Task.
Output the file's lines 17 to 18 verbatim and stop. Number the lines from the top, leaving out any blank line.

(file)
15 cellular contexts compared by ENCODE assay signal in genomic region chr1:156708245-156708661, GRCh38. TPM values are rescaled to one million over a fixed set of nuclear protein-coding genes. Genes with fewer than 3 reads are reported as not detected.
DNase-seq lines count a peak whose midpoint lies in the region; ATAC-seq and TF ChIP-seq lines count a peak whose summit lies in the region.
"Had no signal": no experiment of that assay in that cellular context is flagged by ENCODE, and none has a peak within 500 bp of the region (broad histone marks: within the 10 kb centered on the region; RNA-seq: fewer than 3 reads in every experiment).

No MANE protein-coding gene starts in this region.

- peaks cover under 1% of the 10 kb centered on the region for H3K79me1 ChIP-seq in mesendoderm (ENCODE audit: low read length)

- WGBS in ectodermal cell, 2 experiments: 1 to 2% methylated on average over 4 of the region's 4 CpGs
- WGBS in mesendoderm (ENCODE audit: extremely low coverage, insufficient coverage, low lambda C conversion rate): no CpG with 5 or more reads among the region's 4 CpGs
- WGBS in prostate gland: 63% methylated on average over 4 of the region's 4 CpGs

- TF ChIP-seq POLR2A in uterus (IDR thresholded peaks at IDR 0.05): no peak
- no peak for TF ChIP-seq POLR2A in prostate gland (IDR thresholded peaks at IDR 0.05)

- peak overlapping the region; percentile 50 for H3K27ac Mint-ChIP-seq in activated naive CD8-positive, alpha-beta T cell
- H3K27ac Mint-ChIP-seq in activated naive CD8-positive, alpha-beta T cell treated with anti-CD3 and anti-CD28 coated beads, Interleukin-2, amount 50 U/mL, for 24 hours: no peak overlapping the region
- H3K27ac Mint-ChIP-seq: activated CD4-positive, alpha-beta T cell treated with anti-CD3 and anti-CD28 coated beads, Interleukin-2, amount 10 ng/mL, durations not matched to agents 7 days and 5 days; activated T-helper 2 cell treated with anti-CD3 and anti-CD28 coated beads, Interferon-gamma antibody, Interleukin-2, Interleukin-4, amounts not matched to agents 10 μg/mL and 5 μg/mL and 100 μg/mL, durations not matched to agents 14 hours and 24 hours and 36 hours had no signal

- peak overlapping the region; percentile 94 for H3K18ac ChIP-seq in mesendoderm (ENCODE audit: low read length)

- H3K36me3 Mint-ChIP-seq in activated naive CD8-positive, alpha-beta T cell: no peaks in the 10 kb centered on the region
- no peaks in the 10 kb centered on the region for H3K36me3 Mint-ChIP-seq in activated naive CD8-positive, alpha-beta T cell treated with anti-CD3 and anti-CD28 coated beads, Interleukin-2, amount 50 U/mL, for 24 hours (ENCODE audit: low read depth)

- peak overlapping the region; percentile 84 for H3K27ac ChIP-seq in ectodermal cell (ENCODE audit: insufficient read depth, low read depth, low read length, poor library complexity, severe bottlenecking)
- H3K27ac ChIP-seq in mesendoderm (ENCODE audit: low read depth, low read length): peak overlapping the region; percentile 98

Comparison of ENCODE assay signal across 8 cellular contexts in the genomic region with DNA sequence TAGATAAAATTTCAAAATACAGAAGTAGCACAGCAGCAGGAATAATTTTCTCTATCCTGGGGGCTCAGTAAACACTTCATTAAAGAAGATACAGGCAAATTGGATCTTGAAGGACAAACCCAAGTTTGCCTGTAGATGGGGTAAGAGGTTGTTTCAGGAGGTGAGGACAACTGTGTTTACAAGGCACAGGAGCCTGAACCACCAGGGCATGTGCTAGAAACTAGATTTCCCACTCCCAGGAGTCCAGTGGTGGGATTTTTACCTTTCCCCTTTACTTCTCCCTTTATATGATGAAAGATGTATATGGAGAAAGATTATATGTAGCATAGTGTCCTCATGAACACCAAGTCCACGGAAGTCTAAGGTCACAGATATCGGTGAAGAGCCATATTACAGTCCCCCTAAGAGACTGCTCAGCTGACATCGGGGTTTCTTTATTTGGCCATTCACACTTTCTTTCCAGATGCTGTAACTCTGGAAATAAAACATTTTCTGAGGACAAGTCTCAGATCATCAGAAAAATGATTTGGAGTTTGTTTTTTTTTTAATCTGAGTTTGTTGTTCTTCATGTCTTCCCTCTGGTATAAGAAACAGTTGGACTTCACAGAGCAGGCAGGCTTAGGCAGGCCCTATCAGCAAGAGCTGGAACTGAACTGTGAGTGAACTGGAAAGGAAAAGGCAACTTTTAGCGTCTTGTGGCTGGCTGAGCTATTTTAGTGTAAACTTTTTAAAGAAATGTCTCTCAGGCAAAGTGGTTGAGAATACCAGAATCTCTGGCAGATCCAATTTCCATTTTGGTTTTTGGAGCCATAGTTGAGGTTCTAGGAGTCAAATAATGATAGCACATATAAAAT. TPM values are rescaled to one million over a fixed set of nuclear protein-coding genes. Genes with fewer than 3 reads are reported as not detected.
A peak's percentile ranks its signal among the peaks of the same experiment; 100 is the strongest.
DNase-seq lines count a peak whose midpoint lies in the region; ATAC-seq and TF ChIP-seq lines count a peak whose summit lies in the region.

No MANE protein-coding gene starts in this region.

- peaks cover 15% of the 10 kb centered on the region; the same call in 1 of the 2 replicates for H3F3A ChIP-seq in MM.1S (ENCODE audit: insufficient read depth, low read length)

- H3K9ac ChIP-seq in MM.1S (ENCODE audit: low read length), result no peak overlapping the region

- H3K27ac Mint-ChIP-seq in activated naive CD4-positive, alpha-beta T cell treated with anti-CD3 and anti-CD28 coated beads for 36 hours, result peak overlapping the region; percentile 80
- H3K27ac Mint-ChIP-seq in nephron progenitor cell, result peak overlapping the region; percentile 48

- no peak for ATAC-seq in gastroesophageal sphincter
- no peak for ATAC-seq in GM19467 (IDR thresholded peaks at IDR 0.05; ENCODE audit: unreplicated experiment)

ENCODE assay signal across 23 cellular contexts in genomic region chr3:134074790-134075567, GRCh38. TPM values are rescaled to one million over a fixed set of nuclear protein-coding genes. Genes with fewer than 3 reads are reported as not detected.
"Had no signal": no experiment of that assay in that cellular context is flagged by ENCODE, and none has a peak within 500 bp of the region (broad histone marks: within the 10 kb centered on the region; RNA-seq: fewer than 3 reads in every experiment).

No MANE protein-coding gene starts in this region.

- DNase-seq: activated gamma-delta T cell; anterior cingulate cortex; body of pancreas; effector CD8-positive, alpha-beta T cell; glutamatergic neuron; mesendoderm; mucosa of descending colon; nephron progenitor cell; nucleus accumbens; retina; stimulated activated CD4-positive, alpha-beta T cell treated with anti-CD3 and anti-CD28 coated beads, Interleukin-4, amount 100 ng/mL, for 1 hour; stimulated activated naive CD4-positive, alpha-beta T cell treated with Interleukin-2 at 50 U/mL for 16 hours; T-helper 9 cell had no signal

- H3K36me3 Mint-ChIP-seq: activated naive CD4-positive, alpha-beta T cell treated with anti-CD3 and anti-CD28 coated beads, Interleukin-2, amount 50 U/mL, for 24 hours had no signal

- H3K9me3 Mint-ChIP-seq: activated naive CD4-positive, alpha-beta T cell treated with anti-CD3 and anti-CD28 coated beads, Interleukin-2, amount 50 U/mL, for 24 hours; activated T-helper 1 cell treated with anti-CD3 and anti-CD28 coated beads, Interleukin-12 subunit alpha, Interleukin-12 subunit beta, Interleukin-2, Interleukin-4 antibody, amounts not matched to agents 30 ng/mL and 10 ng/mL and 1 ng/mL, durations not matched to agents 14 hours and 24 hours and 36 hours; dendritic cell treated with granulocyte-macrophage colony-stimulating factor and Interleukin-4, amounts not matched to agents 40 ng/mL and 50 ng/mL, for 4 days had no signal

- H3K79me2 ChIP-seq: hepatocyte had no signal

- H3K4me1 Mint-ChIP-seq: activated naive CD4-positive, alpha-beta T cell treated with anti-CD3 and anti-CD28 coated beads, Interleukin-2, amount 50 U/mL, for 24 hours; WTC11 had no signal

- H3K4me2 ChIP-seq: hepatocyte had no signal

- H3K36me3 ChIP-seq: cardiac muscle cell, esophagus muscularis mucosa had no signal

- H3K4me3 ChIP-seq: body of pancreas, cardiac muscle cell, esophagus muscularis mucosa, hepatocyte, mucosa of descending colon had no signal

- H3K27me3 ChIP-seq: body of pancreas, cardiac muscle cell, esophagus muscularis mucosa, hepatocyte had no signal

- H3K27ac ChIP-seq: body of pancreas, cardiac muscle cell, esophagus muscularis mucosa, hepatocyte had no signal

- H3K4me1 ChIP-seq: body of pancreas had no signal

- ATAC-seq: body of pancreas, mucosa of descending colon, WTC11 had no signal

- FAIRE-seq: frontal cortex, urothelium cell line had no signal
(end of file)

- peak overlapping the region; percentile 84 for H3K27ac ChIP-seq in ectodermal cell (ENCODE audit: insufficient read depth, low read depth, low read length, poor library complexity, severe bottlenecking)
- H3K27ac ChIP-seq in mesendoderm (ENCODE audit: low read depth, low read length): peak overlapping the region; percentile 98